EPIBuilding a Sustainable Future
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Thursday, December 08, 2011

So, what have we been up to this past year to promote our plan for saving civilization? That's what this blog and the next will discuss.

World on the Edge details the vice closing around us: a quadruple squeeze of global warming and shortages in food, water and energy. Then it explains the path out—and how little time we have left to take that path. Got anything more important to read than that?”
—Peter Goldmark, former CEO of the International Herald Tribune

During the first six months of the year, the research team was focused on issues relating to food scarcity. It began with the release in early January of World on the Edge: How to Prevent Environmental and Economic Collapse. One of its main themes is the food production bubble, which has been created by unsustainable practices including overpumping aquifers, overplowing land, and overloading the atmosphere with carbon dioxide. The question is not whether the food bubble will burst but when.

The book received many favorable reviews, including Ed Crooks of the Financial Times, who called it “a provocative primer on some of the key global issues that businesses will face in the coming decades.”

In addition to posting a comprehensively endnoted edition of World on the Edge on EPI’s website and the immense database supporting the analyses, the research team developed two PowerPoint presentations relating to the book. The first focused on the food bubble, with the second an overview of the key topics and data. EPI’s PowerPoint presentations and data are some of the most downloaded items from the Institute’s website.

“No one is better informed than Lester Brown of the multi-faceted crisis facing our planet. And no one has spelt out so clearly how our civilisation could be saved from falling 'over the edge' while there is—hopefully—still just time.’”
—John Rowley, People and Planet

Spinoff articles from the book quickly followed, most relating to the food issue. In rapid succession, Lester wrote “The 2011 World Food Crisis,” which Foreign Policy posted on its website. The LA Times Syndicate released “World One Poor Harvest from Chaos” in early March. The Guardian issued two articles by Lester, one in January entitled “Will climate change burst the global 'food bubble'?” and one in April entitled “This will be the Arab world's next battle" referring to water shortages. Meanwhile, the Washington Post published “Can the United States Feed China?” in its Outlook section in March, which was followed by his op-ed, “When the Nile Goes Dry,” in the New York Times in June.

Of special note was a piece Foreign Policy requested he write for its May/June issue on food. His was the cover article, entitled “The New Geopolitics of Food.” The article made three “top news” of the week lists: the Daily Beast, Mother Jones, and Business Insider. It also received more Facebook “likes” than any other Foreign Policy article in 2011: nearly 11,000 likes compared to the next highest of some 7,000. Even Lester’s January article that was posted online garnered 4,666 likes—more than most of Foreign Policy’s other articles.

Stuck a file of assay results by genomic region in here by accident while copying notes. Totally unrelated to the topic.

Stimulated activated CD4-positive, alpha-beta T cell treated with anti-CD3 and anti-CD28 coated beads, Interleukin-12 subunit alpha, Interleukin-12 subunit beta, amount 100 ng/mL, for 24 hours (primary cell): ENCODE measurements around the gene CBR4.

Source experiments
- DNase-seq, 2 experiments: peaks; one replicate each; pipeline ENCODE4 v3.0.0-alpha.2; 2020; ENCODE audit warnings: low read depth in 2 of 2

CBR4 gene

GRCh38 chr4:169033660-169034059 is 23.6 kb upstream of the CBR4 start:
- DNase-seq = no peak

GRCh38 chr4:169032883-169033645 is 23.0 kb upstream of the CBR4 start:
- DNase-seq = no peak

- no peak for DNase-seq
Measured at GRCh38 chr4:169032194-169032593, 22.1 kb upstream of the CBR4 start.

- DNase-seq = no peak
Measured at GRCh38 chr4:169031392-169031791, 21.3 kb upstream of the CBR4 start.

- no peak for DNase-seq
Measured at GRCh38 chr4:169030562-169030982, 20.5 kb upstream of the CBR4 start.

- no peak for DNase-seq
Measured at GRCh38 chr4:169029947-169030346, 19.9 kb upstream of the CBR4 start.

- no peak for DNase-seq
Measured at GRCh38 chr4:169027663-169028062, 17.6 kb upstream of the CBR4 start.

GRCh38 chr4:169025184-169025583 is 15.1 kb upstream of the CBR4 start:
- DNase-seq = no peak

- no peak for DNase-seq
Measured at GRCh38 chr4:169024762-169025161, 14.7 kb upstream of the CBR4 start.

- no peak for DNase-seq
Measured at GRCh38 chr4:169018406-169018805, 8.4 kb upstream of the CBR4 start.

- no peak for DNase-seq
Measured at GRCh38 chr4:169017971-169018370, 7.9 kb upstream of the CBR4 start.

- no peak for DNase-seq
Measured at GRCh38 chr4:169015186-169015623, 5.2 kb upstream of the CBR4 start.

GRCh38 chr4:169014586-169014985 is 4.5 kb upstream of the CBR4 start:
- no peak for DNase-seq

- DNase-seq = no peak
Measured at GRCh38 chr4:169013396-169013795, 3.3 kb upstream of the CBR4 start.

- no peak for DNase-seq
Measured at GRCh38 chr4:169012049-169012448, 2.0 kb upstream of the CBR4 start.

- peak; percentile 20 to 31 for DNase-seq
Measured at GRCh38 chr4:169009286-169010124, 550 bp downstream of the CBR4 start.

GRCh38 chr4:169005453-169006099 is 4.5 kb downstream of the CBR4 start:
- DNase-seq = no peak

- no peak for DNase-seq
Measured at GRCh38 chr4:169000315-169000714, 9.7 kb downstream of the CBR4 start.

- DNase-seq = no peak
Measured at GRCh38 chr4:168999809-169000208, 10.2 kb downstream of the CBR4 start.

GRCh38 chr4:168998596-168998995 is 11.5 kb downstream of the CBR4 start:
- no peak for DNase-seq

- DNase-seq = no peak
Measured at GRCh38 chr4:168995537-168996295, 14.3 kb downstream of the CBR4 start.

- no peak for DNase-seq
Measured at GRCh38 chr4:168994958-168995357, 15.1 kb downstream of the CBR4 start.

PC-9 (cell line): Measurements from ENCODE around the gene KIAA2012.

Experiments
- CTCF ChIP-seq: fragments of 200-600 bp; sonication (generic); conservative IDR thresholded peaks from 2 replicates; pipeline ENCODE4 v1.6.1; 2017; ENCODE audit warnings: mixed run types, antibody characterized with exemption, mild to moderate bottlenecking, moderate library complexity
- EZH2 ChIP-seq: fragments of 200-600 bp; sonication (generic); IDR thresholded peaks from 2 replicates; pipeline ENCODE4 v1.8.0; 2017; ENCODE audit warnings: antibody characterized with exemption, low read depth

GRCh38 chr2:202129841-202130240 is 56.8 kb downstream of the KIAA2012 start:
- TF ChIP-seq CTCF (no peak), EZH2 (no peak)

The Plan B film which aired nationwide on PBS the end of March brought EPI’s work to the attention of Playboy. Shortly after it aired, Lester got a call from an editor at Playboy asking if he could write a piece for the magazine on the failing states issue. The article, entitled "Failed States," ran in the September issue.

The second half of the year, the research team examined energy issues, such as the Keystone XL pipeline, the $50 million gift by Michael Bloomberg to the Sierra Club for its Beyond Coal campaign, and the drop in carbon emissions in the United States from 2007 to 2011.

“The world is a much more hopeful place because of the work and life of Lester Brown. World on the Edge should be read by everyone who wants to see a better life for their children, which is just about everybody.”
—Ted Glick, Chesapeake Climate Action Network

With October the month when world population would top 7 billion, reporters began contacting the Institute. Brigid Fitzgerald Reading wrote an Eco-Economy Indicator, “World Population Hitting 7 Billion” that was picked up in a number of places and triggered additional media calls. Meanwhile, two articles by the Associated Press and Reuters quoting Lester packed the Institute’s clipping service with close to 600 online articles as of the end of October. Television interviews included Associated Press, Canadian Broadcasting, Canadian TV, and NBC Nightly News. The NBC segment aired not only on the evening program, but the next morning on the local affiliate followed by the weekend program. We also posted a blog discussing this milestone.

Throughout 2011, the team maintained a flow of Plan B Updates, Eco-Economy Indicators, Book Bytes, and Data Highlights—nearly one a week. Twelve Plan B Updates were released, 11 Book Bytes, and three Eco-Economy Indicators (temperature, population, and solar power). A few of the 12 Data Highlights that were released received particular attention, perhaps because of the unusual nature of the material, such as “Growing Goat Herds Signal Growing Grassland Decline,” “Demographics Loom Large in State Failure,” and “Learning From China: Why the Existing Economic Model Will Fail.”

We release all of our information via our listserv as well as posting them for free on our website. As our researchers are busy working on new articles, if you aren't already subscribed on our listserv or RSS feeds, you might want to do so now.

Next blog: our outreach effort.


Reah Janise Kauffman

Posted by Reah Janise on 12/08 at 08:54 AM


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